There are many ways to make imagery and raster data available on the web. Choose a publishing method based on what capabilities you need.
Dynamic imagery layers
Dynamic imagery layers and dynamic image services are published in ArcGIS Enterprise and are typically generated from a mosaic dataset or a collection of images. When a dynamic image service is referencing image files that are stored on and managed by ArcGIS Enterprise, it is considered a hosted imagery layer and appears in the portal as Imagery Layer (hosted). When a dynamic image service is referencing image files stored in a data store, it is no longer managed by ArcGIS Enterprise and appears in the portal as simply Imagery Layer. When you publish a dynamic image service from ArcGIS Pro, it is shared as a web imagery layer. Dynamic image services can be shared, queried, and analyzed in Map Viewer Classic, and processing and rendering are performed by the server.
An ArcGIS Image Server license is required to publish a dynamic image service to ArcGIS Enterprise.
Tiled imagery layers
Tiled imagery layers are published and hosted in ArcGIS Online. These layers are image services generated from one or more image files. When a publisher shares the tiled imagery layer with you, you can add it to Map Viewer (formerly known as Map Viewer Beta) or Map Viewer Classic (formerly known as Map Viewer), where you can query and analyze it.
Cached layers are organized collections of image tiles for specific geographic extents, projections, and levels of detail that are pregenerated on a server. Cached map layers include cached map services and cached image services and can be generated from a map, a raster or mosaic dataset, or an elevation dataset. Cached layers support fast visualization of prerendered maps, since the images are prerendered as many tiles and the server distributes the prerendered tiles whenever you open the layer. These map layers are created and stored on the server after you upload your data. They are appropriate for basemaps that give your maps geographic context.
Tile caches are sets of tiles (images) generated from a map, a raster or mosaic dataset, or an elevation dataset. These tiles can be displayed quickly in web maps at different scales, and they cannot be used as inputs to analysis tools. When elevation data is used to generate a tile cache, it is considered a web elevation layer.
Tile caches are not reprojected in web maps, so the projection and tiling schema must match that of the basemap, or the tile cache must be used as the basemap.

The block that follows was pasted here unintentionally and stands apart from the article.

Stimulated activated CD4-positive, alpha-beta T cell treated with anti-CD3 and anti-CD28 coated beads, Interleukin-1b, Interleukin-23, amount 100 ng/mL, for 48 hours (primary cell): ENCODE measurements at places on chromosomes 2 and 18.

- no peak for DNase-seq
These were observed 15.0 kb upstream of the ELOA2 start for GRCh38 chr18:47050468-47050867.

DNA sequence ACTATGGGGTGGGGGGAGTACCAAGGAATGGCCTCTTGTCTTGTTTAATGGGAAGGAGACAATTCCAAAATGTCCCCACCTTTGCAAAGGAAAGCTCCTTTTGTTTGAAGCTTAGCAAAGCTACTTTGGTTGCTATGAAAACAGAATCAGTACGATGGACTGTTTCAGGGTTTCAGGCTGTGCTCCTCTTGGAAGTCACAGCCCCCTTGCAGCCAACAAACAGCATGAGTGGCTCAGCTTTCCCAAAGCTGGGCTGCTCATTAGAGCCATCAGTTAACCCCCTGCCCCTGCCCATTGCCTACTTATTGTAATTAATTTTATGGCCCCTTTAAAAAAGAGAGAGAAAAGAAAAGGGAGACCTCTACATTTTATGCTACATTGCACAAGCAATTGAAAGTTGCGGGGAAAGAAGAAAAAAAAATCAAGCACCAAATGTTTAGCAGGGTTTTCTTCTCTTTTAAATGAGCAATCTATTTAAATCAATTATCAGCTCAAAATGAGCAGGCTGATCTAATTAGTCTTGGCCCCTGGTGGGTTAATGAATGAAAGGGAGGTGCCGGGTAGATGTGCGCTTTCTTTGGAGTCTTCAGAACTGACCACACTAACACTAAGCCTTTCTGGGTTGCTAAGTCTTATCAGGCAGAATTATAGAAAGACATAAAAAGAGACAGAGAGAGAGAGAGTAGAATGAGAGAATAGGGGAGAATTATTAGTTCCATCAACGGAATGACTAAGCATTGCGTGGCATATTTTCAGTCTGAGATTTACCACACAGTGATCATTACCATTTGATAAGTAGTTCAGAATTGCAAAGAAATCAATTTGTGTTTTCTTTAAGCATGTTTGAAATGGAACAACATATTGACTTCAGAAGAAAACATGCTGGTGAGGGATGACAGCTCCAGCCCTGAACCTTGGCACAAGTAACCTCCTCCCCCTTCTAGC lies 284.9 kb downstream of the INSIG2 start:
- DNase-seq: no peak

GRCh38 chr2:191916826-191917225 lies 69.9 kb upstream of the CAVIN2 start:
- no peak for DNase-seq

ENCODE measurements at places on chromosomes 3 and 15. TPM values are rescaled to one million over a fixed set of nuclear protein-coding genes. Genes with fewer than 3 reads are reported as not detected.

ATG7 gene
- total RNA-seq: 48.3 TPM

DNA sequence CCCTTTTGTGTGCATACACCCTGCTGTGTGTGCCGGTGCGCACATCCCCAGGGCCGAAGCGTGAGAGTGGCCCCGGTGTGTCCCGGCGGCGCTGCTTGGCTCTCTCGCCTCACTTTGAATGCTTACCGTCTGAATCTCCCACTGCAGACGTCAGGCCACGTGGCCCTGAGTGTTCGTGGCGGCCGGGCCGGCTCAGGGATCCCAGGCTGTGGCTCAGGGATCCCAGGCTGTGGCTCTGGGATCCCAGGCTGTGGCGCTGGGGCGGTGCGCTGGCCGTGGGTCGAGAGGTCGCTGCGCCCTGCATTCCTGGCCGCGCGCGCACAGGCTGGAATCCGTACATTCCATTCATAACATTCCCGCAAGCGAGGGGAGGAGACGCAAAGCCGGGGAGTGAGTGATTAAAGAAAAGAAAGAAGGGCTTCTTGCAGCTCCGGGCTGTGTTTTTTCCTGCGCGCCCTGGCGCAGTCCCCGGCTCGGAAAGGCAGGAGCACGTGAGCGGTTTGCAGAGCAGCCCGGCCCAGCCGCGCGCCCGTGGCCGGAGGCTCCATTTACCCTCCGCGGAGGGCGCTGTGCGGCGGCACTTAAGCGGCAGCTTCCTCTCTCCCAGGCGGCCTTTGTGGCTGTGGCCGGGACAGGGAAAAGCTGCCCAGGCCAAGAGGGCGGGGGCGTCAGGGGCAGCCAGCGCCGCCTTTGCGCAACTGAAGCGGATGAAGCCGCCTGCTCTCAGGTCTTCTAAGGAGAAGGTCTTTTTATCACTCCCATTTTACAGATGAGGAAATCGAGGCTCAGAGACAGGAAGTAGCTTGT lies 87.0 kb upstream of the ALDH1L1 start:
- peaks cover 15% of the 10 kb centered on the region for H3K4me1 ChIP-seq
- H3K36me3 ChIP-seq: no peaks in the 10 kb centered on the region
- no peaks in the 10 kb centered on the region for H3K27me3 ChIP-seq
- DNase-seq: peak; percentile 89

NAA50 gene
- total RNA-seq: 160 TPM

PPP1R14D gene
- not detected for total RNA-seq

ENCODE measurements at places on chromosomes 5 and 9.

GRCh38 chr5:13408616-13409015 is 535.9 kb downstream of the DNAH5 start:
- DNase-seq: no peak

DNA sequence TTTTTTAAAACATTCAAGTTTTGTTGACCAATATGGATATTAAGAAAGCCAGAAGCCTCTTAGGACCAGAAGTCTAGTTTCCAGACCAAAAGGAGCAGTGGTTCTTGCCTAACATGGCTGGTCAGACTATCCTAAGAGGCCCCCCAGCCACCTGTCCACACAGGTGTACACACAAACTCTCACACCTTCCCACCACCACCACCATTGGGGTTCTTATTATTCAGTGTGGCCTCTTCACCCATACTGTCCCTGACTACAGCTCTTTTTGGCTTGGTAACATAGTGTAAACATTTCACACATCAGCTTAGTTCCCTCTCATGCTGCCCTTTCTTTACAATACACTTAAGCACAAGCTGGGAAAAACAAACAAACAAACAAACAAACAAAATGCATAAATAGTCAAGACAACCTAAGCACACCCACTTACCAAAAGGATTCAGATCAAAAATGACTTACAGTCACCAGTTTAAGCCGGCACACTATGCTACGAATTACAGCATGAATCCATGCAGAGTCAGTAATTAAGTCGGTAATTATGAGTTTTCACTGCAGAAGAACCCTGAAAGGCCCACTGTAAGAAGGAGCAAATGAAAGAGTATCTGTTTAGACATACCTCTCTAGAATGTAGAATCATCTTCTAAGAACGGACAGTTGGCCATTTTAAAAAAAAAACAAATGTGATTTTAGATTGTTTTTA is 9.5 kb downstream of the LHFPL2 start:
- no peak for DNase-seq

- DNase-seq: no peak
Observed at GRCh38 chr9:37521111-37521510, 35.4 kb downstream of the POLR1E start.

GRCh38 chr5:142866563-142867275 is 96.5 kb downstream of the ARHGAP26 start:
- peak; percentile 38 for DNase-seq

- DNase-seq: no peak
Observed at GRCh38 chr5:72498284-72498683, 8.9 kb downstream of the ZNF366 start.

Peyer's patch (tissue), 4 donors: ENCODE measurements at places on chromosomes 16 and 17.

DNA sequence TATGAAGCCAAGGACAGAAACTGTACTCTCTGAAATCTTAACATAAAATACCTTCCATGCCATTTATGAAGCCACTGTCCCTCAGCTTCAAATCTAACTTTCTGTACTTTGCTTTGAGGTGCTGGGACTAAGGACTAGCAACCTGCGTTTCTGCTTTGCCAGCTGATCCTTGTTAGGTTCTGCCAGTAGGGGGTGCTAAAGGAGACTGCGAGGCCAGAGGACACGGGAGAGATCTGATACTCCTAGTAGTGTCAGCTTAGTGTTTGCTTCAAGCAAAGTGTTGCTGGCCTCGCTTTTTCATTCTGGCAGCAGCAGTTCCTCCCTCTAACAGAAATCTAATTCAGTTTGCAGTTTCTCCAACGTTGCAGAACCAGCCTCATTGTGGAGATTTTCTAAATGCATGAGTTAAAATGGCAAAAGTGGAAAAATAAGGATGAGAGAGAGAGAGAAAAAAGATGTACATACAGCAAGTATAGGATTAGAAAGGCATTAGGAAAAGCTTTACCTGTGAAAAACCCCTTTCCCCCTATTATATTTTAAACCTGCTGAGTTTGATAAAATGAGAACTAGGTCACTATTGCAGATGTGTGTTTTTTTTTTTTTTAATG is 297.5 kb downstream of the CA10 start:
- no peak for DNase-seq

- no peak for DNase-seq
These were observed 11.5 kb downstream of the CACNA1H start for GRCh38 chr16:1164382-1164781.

Map image layers
Map image layers are prerendered collections of map cartography organized by location and scale. These layers can include both features and imagery, and they can be displayed dynamically or as cached image tiles.
The source of a map image layer is a map service, so the feature layers contained in the service may be identifiable in a web map. However, if raster data is included in the map image layer, pixel values and different band information is not available in the map image layer. You cannot perform raster analysis with a map image layer. Raster or imagery data within a map image layer operates much like a tile cache. As you browse the map, new map images are generated and displayed.
Map image layers are not reprojected in web maps, so the projection and tiling schema must match that of the basemap, or the map image layer must be used as the basemap.
There are various capabilities available for each option for sharing your imagery data on the web.
The following table shows capabilities available with each layer option.
|Capability||Dynamic imagery layer||Tile cache layer||Map image layer|
Layer can be added to a web map or an ArcGIS Pro project
Symbology can be modified in web map
Layer can be used as input to raster analysis tools
Layer can be used as input to deep learning inferencing tools
Can get pixel values using Identify or pop-ups
Supports multiband imagery, where band information and pixel values can be accessed
Supports multidimensional data
Layer can be published with predefined raster function templates
Layer can include multiple images, optionally with different projections and pixel sizes
Supports server-side dynamic mosaicking and processing